In an earlier post I had mentioned my main reason for becoming an S-Corp. If you did not read that article please click here . As a refresher, there is a tax advantage to becoming an S-Corp versus a sole proprietor or a C-Corp (however, there are some good advantages to becoming a C-Corp as well).
Unlike an LLC or C-Corporation the S-Corp can only have one type of stock. Let’s say you decide to acquire a shareholder, however, you are the one that has taken on the liability of many of the bills and purchasing of assets. In a case like this you would need to be careful with an S-Corp, especially if you are trying to create a complex relationship with the other shareholder(s).
Let’s say we have an LLC and we have 3 members. In an LLC we use the word “members” instead of shareholders and I will show you why. Johnny has $250,000 dollars to invest in his Sausage and Peppers food truck. (You can tell I’m Italian right :)). Johnny however, wants to motivate some hot dog guys from town so he calls Doug and Phil. Now, Doug and Phil know a thing or two about relish and sauerkraut…… heck, they were both born in Poland and have outstanding recipes.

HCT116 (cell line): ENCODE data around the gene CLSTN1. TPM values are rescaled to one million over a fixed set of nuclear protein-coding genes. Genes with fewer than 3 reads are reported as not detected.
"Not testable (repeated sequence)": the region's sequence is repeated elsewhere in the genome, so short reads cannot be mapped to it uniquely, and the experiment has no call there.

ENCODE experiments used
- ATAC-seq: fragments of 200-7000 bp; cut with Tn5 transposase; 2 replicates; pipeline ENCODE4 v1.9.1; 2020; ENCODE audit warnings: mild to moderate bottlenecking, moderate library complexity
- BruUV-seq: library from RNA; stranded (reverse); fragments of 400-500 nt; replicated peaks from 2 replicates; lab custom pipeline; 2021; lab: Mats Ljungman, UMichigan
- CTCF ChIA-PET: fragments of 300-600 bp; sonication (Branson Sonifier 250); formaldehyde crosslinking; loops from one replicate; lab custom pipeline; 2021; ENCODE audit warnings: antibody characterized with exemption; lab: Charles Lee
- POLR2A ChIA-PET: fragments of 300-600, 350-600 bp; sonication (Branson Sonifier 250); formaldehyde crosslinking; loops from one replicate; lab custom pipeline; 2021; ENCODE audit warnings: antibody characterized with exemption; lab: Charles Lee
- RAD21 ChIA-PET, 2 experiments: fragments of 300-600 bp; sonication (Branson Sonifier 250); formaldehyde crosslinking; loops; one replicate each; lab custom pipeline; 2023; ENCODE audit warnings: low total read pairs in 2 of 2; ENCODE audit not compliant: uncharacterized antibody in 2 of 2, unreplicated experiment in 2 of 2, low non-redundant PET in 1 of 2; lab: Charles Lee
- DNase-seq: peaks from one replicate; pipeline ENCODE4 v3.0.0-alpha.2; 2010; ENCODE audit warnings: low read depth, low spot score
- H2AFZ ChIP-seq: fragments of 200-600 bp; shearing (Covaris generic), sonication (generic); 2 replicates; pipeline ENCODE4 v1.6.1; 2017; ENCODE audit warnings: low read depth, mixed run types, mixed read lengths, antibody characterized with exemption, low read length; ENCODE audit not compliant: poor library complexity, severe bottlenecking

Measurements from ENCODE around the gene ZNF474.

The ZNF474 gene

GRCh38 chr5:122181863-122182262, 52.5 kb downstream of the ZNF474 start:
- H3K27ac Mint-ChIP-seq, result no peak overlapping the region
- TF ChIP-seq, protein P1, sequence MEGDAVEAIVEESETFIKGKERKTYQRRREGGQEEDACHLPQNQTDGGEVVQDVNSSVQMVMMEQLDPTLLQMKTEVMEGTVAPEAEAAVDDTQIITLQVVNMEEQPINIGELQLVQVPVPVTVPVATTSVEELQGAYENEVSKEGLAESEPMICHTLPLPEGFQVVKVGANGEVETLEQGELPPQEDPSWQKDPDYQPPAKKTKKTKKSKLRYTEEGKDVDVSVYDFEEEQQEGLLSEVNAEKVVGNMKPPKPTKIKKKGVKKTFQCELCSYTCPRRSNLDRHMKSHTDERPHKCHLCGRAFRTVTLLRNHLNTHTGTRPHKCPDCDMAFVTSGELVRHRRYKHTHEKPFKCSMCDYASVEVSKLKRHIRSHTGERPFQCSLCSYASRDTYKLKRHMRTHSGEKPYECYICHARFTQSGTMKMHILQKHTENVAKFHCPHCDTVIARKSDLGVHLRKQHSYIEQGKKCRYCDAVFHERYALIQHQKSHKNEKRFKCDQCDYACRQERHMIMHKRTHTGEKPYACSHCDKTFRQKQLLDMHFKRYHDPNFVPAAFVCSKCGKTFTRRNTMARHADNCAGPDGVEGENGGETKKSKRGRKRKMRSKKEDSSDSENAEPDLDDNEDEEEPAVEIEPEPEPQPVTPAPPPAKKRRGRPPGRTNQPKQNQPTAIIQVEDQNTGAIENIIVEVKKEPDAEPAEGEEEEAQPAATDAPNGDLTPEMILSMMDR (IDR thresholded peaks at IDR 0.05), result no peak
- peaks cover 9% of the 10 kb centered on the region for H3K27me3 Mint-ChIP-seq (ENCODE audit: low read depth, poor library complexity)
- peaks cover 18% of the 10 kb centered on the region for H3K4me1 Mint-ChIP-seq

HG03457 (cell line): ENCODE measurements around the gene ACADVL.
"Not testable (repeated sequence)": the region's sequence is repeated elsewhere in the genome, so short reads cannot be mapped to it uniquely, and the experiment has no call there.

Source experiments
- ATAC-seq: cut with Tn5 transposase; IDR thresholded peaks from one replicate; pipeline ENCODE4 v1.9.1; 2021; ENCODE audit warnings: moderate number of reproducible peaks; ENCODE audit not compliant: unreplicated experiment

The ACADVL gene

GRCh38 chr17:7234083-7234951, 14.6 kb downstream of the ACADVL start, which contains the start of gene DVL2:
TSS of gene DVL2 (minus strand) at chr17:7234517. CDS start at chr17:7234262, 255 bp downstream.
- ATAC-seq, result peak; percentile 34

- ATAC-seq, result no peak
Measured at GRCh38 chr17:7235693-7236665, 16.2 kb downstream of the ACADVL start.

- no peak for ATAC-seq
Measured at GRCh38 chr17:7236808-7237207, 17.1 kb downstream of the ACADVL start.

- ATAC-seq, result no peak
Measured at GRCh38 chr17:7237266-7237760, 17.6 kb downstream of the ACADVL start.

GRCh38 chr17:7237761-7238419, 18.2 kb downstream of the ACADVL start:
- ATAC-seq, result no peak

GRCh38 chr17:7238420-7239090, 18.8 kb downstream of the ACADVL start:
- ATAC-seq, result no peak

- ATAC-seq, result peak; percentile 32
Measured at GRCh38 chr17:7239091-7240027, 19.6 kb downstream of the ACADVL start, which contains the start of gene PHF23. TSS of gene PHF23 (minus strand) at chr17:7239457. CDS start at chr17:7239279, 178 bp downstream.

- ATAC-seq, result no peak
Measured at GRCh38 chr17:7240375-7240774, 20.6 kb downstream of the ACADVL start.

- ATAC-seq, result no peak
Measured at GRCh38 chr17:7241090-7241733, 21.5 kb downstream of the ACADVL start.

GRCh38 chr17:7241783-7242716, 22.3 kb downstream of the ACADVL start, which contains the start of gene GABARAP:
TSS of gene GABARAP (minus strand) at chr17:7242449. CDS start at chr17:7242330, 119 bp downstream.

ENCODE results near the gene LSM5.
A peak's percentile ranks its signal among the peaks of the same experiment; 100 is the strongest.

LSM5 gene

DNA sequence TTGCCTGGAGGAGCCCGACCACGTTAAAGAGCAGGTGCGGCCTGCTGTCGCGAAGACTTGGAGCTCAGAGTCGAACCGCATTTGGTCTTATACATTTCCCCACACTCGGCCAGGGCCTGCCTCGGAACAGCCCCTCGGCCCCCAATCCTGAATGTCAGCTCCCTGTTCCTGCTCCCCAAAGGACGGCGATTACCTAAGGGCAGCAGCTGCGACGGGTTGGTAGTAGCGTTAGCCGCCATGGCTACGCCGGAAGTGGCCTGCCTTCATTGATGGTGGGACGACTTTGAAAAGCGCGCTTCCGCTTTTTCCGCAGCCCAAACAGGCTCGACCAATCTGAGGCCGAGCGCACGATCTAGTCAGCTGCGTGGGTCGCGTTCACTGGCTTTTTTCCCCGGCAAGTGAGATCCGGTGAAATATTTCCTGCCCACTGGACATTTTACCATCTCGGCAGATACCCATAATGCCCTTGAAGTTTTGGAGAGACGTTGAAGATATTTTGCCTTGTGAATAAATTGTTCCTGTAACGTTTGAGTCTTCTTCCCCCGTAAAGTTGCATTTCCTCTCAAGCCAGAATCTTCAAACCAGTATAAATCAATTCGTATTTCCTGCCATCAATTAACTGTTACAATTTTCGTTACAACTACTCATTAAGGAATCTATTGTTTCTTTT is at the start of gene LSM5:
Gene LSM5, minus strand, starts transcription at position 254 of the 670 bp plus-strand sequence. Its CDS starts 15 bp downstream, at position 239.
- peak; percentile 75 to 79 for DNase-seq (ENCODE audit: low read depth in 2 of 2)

Johnny brings these two valuable people into to the business. To give an incentive, Johnny tells them they can become members of the LLC. Johnny…. in a roundabout way can create any type of arrangement he wants with his business partners by handing over a share of his business. However, if Johnny were to make them shareholders in his S-Corporation, there isn’t a good and easy way to make them not part owners of the company.
If you want to bring on a business partner in an S-Corporation, your choice of an individual should be rock solid. You also should have a clear understanding that they are a shareholder(owner) of the company and are entitled to a percentage as owner of the company. It’s not easy to go into business with anybody. It’s your business marriage. Therefore, be even more mindful when doing so under a corporation especially and S-Corp.